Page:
This is the second in a series of articles about power in sub-Saharan Africa. Part one revealed that those who have access to the power grid at home report higher well-being than those who use other sources of lighting. The next article will explore the reliability of power in the workplace in sub-Saharan Africa.
WASHINGTON, D.C. -- Most sub-Saharan Africans surveyed who say they work report having no electricity at their place of work in the last seven days. This lack of electricity in the workplace ranges from 92% in Mali and Niger to 12% in South Africa.
In fact, employed South Africans are the only workers surveyed for which a majority say their workplace always has electricity. Still, about 3 in 10 South Africans who work say their workplace experienced power outages on some days.
While some businesses in sub-Saharan Africa depend on generators for their power needs, World Bank Enterprise Surveys show that it is far more expensive to rely on generators than being connected to the local power grid. In addition, according to the Enterprise Surveys, the use of generators applies to relatively large companies. Results from the Gallup surveys show that less than 5% of workers say their workplace always runs on a generator, although there is no indication about the size of their workplace.
Most Rural and Self-Employed Workers Are Off the Grid
A median of 62% of the rural adult population in surveyed countries have some type of work, compared with a median of 52% among urban adults. But lack of access to the power grid is especially acute for rural workers. This is noteworthy as agriculture is a key economic sector in many countries across the sub-continent and many farmers live at subsistence levels.
Self-employed individuals are by far the most likely in surveyed countries to say their place of work had no electricity. But even among those who work for an employer, significant proportions -- especially among part-time workers -- are off the power grid.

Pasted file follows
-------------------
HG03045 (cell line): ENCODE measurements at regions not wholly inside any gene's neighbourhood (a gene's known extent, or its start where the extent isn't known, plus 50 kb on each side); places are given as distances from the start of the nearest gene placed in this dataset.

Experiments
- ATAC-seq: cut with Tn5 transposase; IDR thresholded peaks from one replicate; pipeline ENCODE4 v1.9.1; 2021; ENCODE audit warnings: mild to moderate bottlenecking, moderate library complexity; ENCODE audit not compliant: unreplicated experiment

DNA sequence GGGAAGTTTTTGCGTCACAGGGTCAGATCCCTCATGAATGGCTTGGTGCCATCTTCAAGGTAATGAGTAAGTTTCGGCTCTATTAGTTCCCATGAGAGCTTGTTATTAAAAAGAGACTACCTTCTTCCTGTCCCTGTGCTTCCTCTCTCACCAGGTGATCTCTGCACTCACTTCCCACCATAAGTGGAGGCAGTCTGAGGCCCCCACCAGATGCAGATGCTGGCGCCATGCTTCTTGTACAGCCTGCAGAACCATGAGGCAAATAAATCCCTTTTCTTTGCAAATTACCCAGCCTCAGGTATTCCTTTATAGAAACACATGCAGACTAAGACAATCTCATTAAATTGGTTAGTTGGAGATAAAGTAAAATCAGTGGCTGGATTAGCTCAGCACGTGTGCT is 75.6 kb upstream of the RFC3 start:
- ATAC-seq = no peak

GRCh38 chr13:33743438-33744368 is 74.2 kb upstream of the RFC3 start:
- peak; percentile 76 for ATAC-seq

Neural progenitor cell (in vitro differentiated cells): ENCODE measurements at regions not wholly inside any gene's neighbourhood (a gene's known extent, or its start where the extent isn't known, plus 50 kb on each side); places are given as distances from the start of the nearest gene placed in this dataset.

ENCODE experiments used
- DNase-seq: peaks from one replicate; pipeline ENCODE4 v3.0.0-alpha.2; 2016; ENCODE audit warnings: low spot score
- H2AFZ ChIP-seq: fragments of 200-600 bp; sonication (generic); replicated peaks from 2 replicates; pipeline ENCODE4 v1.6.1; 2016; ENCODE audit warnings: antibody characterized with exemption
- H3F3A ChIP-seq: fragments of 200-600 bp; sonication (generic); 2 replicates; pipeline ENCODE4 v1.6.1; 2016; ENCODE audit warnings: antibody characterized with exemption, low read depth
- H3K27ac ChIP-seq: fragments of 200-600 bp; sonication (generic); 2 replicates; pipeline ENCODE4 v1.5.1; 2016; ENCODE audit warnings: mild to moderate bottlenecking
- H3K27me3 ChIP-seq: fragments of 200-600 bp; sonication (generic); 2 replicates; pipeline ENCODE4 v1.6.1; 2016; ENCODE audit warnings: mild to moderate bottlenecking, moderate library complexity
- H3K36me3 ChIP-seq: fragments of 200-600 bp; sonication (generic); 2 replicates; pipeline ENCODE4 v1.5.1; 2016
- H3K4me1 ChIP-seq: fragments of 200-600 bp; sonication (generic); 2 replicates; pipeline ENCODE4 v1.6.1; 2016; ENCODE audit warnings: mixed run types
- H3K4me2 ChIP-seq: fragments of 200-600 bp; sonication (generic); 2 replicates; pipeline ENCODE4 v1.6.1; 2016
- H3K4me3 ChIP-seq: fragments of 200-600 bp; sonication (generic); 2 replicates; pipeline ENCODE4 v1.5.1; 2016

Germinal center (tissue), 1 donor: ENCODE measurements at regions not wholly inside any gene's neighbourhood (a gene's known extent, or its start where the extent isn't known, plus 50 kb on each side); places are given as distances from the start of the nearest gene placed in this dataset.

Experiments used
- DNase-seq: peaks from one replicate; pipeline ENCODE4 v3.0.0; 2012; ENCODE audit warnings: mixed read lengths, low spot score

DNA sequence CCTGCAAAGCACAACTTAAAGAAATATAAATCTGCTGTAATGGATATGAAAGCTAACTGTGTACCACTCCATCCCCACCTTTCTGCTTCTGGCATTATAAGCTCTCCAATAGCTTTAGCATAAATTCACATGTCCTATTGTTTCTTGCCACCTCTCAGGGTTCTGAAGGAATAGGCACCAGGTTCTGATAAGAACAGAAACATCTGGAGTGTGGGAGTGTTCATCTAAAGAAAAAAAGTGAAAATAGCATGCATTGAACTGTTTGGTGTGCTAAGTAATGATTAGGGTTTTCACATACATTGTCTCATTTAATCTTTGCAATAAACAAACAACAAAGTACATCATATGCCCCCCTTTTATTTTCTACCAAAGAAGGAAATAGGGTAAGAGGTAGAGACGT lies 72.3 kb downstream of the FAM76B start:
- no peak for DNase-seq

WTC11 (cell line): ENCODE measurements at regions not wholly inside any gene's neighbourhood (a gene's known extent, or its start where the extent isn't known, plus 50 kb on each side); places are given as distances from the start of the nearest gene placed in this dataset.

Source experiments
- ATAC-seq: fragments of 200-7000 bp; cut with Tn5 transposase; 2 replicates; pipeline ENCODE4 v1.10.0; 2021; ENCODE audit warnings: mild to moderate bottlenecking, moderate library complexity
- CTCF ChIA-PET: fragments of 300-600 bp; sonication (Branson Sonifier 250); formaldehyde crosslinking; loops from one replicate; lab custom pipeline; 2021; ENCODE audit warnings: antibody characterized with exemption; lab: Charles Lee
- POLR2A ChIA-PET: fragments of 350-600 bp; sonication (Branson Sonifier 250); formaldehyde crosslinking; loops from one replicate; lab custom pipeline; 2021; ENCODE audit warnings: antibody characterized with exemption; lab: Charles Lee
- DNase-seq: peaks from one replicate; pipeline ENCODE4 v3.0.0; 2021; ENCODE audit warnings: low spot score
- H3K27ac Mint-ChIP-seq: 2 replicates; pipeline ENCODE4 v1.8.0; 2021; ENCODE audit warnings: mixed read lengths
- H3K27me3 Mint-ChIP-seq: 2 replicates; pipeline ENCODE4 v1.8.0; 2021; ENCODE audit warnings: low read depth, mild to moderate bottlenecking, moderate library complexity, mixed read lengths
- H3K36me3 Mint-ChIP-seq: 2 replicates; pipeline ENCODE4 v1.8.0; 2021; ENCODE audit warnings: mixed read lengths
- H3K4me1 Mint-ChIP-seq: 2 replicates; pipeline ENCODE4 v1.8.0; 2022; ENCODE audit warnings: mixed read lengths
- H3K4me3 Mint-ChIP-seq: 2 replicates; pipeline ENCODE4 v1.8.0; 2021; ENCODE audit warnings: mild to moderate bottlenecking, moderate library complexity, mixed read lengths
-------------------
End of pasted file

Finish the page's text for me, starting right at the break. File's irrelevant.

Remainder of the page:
In keeping with the dearth of electrical coverage in rural areas, farmers and farm workers -- including those working in fishing and forestry -- are the most likely to lack access to electricity, while professional workers such as doctors and engineers are among the least likely. Still, a median of nearly one-half of professional workers say their place of employment had no electricity in the last seven days, similar to what sales workers and clerks report. Being off the electrical grid is slightly more prevalent among construction and transportation workers than among sales and professional workers.
While different professional activities make up the self-employed group such as in Cameroon and Senegal, it is important to note that in most countries surveyed, farmers represent a majority of people who say they are self-employed, especially in low-income countries, such as Mali and Niger.
Majorities of workers across sub-Saharan Africa work without electricity. According to researchers at the Center for Global Development, poor infrastructure -- in terms of electricity and roads -- represents significant challenges for economic development in the region. In addition, the Gallup findings show that while being off the grid varies across types of professional activities, no business sector is immune to it.
As agriculture remains an important economic activity in most sub-Saharan African countries, most farmers and those working in natural resources activities experience serious obstacles to growing their activities beyond subsistence level. In the coming decades, it will be important to harness alternative sources of power, such as solar and biofuels, to provide businesses with the basic infrastructure they need to be successful, short of building a traditional electric grid, especially in rural areas.
For complete data sets or custom research from the more than 150 countries Gallup continually surveys, please contact SocialandEconomicAnalysis@gallup.com or call 202.715.3030.
Results are based on face-to-face interviews with 1,000 adults, aged 15 and older, conducted in 2010 in Botswana, Burkina Faso, Cameroon, Central African Republic, Chad, Ghana, Kenya, Liberia, Mali, Niger, Nigeria, Senegal, Sierra Leone, South Africa, Tanzania, Uganda, and Zimbabwe. For results based on the total sample of national adults, one can say with 95% confidence that the maximum margin of sampling error ranges from ±3.4 percentage points to ±4.0 percentage points. The margin of error reflects the influence of data weighting. In addition to sampling error, question wording and practical difficulties in conducting surveys can introduce error or bias into the findings of public opinion polls.
For more complete methodology and specific survey dates, please review Gallup's Country Data Set details.